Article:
Search results for: Facilitation
Page 1/1 7 items
Facilitating Self-study of Teacher Education Practices: Toward A Pedagogy of Teacher Educator Professional Development*
The present paper reports on a two-year study of a self-study research group facilitation. The pedagogical rationale of the facilitation consisted of four pedagogical principles that served as the theoretical background for the actual facilitating actions and interventions. This was highlighted by formulating these principles as a series of propositions providing clear guidelines for the authors' interventions. The interpretative analysis served as an analytical refinement of these propositions, resulting in a number of amendments to the original phrasing in terms of conditions for successful facilitation of professional development. The authors conclude that contextualized analyses of cases such as these provide exemplary illustrations of what the enactment of general principles from the literature in particular instances of practice might look like and what factors influence that enactment and the possible outcomes.
Updated: Jan. 09, 2017
A Teacher Educator Learns How to Learn from Mistakes: Single and Double-loop Learning for Facilitators of In-service Teacher Education
This study explores the role that teacher educators themselves may play in instances of limited success. The first author used self-study to explore how his framing of his facilitation role created a defensive rather than an open-to-learning professional development experience. This article has described how, despite being skilled in teaching, the first author was not skilled in helping teachers learn, at least initially. By building on the work of Argyris and Scho¨n (1974), this article describes a self-study process that involves using transcripts to infer the beliefs and values that underpin in-service educators’ decisions about how to act.
Updated: Dec. 28, 2016
This study examines the in-the-moment moves facilitators make in two different video-based professional development programs to offer a framework for facilitation with video. The authors then examine patterns in facilitation across both contexts and identify practices that are unique to the goals of each setting.
Updated: Jan. 27, 2016
In this study, the authors intended to focus on: (1) the development of teachers’ self-perception of their roles; (2) the major concerns of the teacher candidates; and (3) the reasons behind these concerns. The findings revealed that the participants considered their roles as teachers as being both the authority and facilitator in the classroom, and focused on both content delivery and student moral development. The authors claim that it is important for teacher educators to recognize teacher candidates’ struggles between the ideal and the reality of teaching, and their concerns with the ways they present themselves in front of the students.
Updated: Dec. 14, 2014
This article addresses the current gap in understanding of what is entailed in the roles of facilitators, and how those roles might vary by context (i.e., face-to-face or asynchronous online). Qualitative analysis revealed that although professional development facilitators attended to similar issues irrespective of the context, the actions they engaged in to attend to these issues varied by context. Further exploration and synthesis of the findings suggests that shifting from traditional face-to-face to online professional development presents several design and instructional tensions that can impact how facilitators carry out their roles to support teacher learning.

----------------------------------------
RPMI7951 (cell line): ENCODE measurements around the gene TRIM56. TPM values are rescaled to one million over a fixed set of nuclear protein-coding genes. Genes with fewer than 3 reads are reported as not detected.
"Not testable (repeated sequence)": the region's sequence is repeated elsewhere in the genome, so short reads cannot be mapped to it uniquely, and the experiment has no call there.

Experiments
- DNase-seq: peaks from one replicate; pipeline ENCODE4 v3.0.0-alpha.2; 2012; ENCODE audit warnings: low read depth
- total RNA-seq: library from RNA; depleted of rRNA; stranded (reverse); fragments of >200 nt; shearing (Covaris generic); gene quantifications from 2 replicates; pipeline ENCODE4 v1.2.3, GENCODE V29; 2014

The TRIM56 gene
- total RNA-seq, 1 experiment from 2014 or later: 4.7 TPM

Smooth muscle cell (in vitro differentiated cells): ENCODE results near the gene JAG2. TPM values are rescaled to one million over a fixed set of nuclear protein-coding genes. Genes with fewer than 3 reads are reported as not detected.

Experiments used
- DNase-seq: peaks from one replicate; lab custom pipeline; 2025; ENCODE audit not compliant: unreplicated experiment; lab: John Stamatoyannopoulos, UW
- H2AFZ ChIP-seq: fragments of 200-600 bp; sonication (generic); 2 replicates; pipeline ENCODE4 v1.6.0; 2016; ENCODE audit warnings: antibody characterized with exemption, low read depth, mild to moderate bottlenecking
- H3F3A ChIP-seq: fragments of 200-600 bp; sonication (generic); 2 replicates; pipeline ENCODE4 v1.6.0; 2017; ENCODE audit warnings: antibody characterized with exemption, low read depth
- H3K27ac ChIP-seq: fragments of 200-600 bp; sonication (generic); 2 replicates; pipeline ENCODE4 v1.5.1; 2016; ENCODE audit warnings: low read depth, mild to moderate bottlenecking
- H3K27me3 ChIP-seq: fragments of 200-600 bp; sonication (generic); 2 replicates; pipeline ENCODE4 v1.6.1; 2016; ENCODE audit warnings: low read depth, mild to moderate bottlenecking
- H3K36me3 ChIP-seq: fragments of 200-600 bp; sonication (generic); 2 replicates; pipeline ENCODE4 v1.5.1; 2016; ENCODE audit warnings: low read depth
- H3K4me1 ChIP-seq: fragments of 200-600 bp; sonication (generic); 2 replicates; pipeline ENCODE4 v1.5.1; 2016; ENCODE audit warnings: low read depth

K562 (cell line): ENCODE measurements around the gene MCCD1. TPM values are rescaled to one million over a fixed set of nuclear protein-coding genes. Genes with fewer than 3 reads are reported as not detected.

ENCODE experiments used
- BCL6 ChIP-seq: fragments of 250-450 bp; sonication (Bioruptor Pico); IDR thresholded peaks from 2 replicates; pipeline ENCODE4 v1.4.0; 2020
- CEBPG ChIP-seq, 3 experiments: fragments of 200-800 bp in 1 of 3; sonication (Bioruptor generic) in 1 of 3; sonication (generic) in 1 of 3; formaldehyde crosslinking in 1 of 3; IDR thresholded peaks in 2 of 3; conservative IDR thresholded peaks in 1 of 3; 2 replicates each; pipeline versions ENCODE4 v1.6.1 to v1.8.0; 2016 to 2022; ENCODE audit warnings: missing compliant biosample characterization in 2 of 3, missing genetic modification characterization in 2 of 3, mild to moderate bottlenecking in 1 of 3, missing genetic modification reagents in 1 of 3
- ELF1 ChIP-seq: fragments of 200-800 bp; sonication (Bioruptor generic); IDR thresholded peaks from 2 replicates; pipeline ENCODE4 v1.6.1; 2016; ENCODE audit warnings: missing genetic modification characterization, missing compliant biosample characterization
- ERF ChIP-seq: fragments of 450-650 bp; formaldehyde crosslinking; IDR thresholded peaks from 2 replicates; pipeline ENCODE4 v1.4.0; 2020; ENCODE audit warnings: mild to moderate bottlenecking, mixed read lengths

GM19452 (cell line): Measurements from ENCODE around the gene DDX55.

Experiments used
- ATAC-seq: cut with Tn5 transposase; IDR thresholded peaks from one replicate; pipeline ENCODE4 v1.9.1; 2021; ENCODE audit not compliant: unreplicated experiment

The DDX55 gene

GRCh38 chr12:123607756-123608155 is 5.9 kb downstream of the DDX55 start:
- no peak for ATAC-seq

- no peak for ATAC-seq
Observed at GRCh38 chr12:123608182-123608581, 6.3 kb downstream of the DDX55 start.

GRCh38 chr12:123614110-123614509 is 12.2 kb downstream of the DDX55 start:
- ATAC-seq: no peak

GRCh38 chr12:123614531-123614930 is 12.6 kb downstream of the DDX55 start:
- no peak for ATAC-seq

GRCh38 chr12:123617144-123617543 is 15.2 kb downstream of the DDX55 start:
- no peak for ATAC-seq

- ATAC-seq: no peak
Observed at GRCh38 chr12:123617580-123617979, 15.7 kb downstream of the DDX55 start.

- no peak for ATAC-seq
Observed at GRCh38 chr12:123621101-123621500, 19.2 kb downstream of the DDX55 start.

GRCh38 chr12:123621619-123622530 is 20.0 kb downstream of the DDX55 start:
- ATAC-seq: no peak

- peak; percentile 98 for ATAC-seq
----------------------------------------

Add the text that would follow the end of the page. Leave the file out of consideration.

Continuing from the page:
Updated: Jun. 24, 2014
The formal and situated learning of beginning teacher educators in England: identifying characteristics for successful induction in the transition from workplace in schools to workplace in higher education
The article presents facilitators and barriers of a longitudinal study on the emerging professional, academic identities of five beginning teacher educators. Barriers in the early stages include: a reliance on trial and error learning, inappropriate induction courses, poor mentoring and support structures and relatively few opportunities for collaborative work. Facilitators include: flexible induction programmes, learning conversations with key colleagues and personal experience of learning at Masters' level.
Updated: Sep. 11, 2008
First-Timer's Impressions of Engaging in Action Research: A Case in Ethiopian Preservice Teacher Education
The article examines the insights gained by preservice teachers in Ethiopia, who conducted action research during their studies towards an education degree. The author (and research advisor) interviewed the preservice teachersin order to learn about issues such as the usefulness and challenges of action research, and assisted them with progress reports and reflections regarding their experiences in undertaking the action research tasks. The author concluded that most preservice teachers reported that the research experience has helped them understand the complexities of teaching and the process of the inquiry approach.
Updated: Dec. 17, 2007